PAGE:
Arbuthnot and Nelson quite reasonably ask if climate change drove the colony from Greenland because the island basically froze and could no longer support farming. The men ask if the Greenlanders succumbed to famine, and to test this, they go seal hunting. This is stupid. The Inuit survived on seals for centuries. Of course the Norse could have hunted seals. We don’t need to watch the men hurt animals to know that. The question isn’t if they could kill seals but whether they survived on them. Our hosts have a licensed hunter use a gun to kill a seal, even though the Norse clubbed them to death. Apparently, shooting animals is OK to show, but beating them alive is too much for the Science Channel. This is the second time this show has gone to the well of doing on-screen violence to animal bodies. This time Blue Nelson watches the hunter tear open the dead seal and then he tries to eat its liver. Nelson chokes on it and spits it out, failing to reenact the dining style of his “Viking ancestors.”
The men then travel to Europe to learn more about the life and times of medieval Greenlanders by examining skeletons of Greenlanders in a Danish museum.
Nelson practically orgasms upon arrival in Denmark and viewing the skeletons of Greenlander men because he is “in the presence of real Vikings” for the first time. “This is awesome!” he says as he goes in to view the skeletal remains. Sure, why not? That’s what I think when I visit my dead relatives: Dead bodies are “absolutely incredible!” These sorts of exploitative displays of dead people bother me. There is a quasi-scientific purpose behind it, but the hosts never really show the bones respect as dead people but rather treat them as super-cool props.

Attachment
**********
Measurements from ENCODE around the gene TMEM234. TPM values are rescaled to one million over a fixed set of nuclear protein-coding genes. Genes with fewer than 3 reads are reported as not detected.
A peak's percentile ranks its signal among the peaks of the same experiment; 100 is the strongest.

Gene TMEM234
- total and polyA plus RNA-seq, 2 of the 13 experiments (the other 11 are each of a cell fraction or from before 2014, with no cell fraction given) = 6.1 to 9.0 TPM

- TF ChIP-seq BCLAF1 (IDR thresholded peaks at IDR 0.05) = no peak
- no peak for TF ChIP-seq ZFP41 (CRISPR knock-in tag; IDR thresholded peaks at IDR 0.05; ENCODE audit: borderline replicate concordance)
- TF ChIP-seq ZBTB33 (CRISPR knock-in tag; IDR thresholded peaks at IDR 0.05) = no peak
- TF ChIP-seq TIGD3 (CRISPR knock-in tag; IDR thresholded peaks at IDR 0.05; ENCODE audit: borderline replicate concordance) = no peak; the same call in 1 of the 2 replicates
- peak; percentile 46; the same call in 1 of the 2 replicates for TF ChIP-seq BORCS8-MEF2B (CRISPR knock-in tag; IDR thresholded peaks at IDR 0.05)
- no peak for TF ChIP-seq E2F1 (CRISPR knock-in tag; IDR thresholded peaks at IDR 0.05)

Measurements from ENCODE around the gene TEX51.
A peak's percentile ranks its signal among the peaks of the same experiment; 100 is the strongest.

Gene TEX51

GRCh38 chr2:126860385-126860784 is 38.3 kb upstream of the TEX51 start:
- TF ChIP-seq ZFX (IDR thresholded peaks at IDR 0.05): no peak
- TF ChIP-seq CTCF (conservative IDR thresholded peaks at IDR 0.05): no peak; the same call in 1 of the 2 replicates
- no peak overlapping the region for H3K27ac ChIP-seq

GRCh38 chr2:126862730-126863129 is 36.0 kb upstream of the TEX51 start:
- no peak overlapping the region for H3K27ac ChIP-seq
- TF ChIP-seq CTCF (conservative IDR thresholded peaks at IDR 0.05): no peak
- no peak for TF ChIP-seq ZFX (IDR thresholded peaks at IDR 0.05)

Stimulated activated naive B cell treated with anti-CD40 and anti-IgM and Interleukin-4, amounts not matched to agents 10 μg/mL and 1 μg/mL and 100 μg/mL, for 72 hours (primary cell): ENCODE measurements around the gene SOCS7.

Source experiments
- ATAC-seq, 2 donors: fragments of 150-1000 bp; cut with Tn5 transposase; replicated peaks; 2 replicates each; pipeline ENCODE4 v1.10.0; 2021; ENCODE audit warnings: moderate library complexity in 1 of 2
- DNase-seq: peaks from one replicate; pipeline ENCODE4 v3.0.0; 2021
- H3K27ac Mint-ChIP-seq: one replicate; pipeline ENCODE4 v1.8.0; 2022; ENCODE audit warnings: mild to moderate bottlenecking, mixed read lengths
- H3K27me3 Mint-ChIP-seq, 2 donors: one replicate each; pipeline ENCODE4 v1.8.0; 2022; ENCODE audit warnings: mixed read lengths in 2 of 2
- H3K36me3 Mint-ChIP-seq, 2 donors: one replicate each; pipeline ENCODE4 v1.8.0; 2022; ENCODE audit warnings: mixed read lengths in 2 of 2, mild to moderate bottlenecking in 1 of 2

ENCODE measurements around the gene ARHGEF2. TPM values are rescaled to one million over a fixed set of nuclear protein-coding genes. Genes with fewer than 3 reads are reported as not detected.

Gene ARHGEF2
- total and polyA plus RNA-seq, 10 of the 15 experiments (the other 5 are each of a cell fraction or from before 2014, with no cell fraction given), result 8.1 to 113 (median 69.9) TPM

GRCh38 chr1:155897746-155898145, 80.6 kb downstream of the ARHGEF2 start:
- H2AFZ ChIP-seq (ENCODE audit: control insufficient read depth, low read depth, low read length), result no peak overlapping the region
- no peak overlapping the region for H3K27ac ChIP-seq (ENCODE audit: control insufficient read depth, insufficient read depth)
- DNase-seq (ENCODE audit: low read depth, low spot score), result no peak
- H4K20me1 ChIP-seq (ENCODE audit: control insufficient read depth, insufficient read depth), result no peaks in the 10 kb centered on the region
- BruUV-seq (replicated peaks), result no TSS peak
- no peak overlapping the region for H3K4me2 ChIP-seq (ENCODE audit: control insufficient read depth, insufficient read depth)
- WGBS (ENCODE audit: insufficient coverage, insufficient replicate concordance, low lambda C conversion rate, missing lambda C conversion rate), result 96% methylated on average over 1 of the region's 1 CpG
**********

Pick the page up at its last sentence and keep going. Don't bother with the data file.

The show tries to make it appear like a set of misshapen bones from the 1400s demonstrate that over time, the Greenland Norse became increasingly malnourished and diseased, which the men suspect pushed them to America. But the seemingly diseased bones are actually from a peat bog, which gave a false impression of disease thanks to peat’s tendency to shrink and crack bones. Chemical inspection of the bones conducted by Danish scientists shows that over the 500 years of settlement in Greenland, the Norse diet transitioned from domestic livestock to maritime resources, primarily seal. They adapted, the Danes concluded, and were eating fine until the end.